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Background: Hypertension affects an estimated one billion people, worldwide. It is a public health challenge characterized by increased morbidity, mortality, as well as cost to the community and health systems. The goal of this study is to determine the prevalence of hypertension and characterize associated risk factors in an urban setting in Afghanistan.
Methods: A cross-sectional study of adults aged 25-65 years was conducted in Jalalabad city from May to June 2013 using the World Health Organization STEPwise approach to surveillance (WHO STEPS). A multistage technique was used to enroll 1,200 participants in the study. Demographic and socio-economic variables were collected via individual interviews using the WHO STEPS survey, after which blood samples were collected using a locally developed standard operating procedure (SOP). Bivariate and multivariable analyses were performed to explore the association between hypertension and associated factors.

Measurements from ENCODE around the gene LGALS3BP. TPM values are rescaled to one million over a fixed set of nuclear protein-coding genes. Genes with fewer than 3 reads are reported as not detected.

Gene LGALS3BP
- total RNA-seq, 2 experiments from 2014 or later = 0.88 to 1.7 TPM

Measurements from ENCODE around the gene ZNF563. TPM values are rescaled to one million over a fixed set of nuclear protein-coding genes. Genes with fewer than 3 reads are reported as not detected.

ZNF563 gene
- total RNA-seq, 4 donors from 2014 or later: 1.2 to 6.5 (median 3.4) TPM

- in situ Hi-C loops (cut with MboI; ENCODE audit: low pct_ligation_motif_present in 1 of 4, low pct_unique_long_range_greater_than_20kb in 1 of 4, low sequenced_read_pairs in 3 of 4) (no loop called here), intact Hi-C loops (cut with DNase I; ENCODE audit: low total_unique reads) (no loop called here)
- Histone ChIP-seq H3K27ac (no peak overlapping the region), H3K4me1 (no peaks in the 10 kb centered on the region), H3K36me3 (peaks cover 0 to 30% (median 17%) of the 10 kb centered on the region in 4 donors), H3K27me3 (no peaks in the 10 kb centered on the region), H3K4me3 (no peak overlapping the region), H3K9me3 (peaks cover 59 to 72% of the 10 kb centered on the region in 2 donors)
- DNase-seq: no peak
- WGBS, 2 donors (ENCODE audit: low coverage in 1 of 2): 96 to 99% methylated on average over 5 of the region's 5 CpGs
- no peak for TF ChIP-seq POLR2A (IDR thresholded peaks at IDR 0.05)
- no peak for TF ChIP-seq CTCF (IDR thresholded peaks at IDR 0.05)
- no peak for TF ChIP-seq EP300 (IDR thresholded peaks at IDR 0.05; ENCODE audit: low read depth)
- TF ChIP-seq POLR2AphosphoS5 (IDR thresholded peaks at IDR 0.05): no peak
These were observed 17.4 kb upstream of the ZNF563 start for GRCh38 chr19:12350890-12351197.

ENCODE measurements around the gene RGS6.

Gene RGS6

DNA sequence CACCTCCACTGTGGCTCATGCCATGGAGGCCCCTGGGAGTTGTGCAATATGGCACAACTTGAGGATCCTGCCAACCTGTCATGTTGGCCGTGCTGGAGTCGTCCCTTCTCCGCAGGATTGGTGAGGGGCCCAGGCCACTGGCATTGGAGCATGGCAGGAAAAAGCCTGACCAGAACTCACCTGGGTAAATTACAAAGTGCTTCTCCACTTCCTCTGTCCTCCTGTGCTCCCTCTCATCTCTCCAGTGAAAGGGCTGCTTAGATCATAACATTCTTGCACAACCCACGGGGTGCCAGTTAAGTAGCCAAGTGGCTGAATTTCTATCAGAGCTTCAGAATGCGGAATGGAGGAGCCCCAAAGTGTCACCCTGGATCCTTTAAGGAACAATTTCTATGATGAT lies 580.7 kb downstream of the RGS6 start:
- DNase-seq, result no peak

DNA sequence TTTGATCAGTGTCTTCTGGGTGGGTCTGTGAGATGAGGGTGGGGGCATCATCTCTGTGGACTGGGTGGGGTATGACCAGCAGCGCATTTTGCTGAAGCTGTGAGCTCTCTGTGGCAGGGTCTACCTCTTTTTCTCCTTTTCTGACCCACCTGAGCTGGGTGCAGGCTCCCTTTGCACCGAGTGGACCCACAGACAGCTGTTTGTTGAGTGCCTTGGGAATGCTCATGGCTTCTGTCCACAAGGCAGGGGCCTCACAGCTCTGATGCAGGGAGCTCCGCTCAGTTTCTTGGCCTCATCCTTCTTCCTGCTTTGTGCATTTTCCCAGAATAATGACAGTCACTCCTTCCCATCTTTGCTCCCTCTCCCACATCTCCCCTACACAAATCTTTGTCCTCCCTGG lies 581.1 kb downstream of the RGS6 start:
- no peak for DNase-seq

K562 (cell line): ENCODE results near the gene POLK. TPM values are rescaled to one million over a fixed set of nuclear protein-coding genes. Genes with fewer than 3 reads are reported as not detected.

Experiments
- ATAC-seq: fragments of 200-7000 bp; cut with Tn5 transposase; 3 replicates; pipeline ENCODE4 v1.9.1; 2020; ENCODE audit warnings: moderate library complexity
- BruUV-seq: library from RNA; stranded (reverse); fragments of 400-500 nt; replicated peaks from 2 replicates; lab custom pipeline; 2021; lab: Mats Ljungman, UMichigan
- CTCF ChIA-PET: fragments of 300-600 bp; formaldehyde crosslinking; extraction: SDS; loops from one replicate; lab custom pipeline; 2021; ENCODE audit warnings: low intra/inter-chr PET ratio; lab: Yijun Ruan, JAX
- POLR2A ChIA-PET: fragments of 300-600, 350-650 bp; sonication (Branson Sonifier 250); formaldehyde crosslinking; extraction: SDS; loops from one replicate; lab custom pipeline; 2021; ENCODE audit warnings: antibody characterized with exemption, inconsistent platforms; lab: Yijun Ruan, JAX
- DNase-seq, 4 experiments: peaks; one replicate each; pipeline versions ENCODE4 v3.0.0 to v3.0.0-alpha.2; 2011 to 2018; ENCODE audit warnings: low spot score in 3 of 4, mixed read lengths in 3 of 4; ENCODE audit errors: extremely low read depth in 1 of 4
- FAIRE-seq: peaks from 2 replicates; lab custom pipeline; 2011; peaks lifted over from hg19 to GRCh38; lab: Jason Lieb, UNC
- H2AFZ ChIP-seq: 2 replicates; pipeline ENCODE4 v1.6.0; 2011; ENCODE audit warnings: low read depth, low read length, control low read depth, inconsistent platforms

Results: A total of 1,180 adults (40% males, 60% females) of 25-65 years of age were surveyed. The response rate was 98.5 % and the prevalence of hypertension was 28.4. Independent risk factors of hypertension were found to be: age ? 50 (AOR = 3.42, 95% CI: 2.50 – 4.76); sex (AOR = 0.58, 95% CI: 0.38 – 0.88); obesity (AOR = 2.1, 95% CI 1.49 – 2.94); and diabetes (AOR = 1.75, 95% CI: 1.10 – 2.79). Independent protective factors were physically demanding occupations (AOR = 0.55, 95% CI: 0.36 – 0.85); physical activity itself (AOR = 0.69, 95% CI: 0.47 – 0.99) and consuming more vegetables (AOR = 0.59, 95% CI: 0.38 – 0.93).
Conclusion: This urban setting in Afghanistan evidenced a high prevalence of hypertension; age, obesity, and diabetes were identified as risk factors and physical activity and consuming more vegetables were protective. These findings have implications for future public health intervention and clinical efforts.
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